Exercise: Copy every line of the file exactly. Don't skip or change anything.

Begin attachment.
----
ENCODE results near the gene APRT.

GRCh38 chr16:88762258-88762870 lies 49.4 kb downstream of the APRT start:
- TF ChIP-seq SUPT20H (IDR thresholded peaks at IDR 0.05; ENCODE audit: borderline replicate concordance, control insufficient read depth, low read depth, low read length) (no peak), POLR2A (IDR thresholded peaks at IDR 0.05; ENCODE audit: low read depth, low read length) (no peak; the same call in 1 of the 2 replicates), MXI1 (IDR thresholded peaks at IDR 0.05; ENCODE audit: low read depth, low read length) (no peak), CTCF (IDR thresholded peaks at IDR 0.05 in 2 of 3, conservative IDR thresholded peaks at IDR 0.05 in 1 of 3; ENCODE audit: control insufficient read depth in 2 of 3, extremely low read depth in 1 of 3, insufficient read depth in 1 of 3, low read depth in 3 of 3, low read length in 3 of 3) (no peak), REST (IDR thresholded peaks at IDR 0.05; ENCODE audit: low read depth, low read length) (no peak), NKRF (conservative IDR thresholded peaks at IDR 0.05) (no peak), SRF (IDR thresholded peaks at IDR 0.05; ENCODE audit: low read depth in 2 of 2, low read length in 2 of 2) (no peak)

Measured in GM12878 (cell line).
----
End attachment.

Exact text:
ENCODE results near the gene APRT.

GRCh38 chr16:88762258-88762870 lies 49.4 kb downstream of the APRT start:
- TF ChIP-seq SUPT20H (IDR thresholded peaks at IDR 0.05; ENCODE audit: borderline replicate concordance, control insufficient read depth, low read depth, low read length) (no peak), POLR2A (IDR thresholded peaks at IDR 0.05; ENCODE audit: low read depth, low read length) (no peak; the same call in 1 of the 2 replicates), MXI1 (IDR thresholded peaks at IDR 0.05; ENCODE audit: low read depth, low read length) (no peak), CTCF (IDR thresholded peaks at IDR 0.05 in 2 of 3, conservative IDR thresholded peaks at IDR 0.05 in 1 of 3; ENCODE audit: control insufficient read depth in 2 of 3, extremely low read depth in 1 of 3, insufficient read depth in 1 of 3, low read depth in 3 of 3, low read length in 3 of 3) (no peak), REST (IDR thresholded peaks at IDR 0.05; ENCODE audit: low read depth, low read length) (no peak), NKRF (conservative IDR thresholded peaks at IDR 0.05) (no peak), SRF (IDR thresholded peaks at IDR 0.05; ENCODE audit: low read depth in 2 of 2, low read length in 2 of 2) (no peak)

Measured in GM12878 (cell line).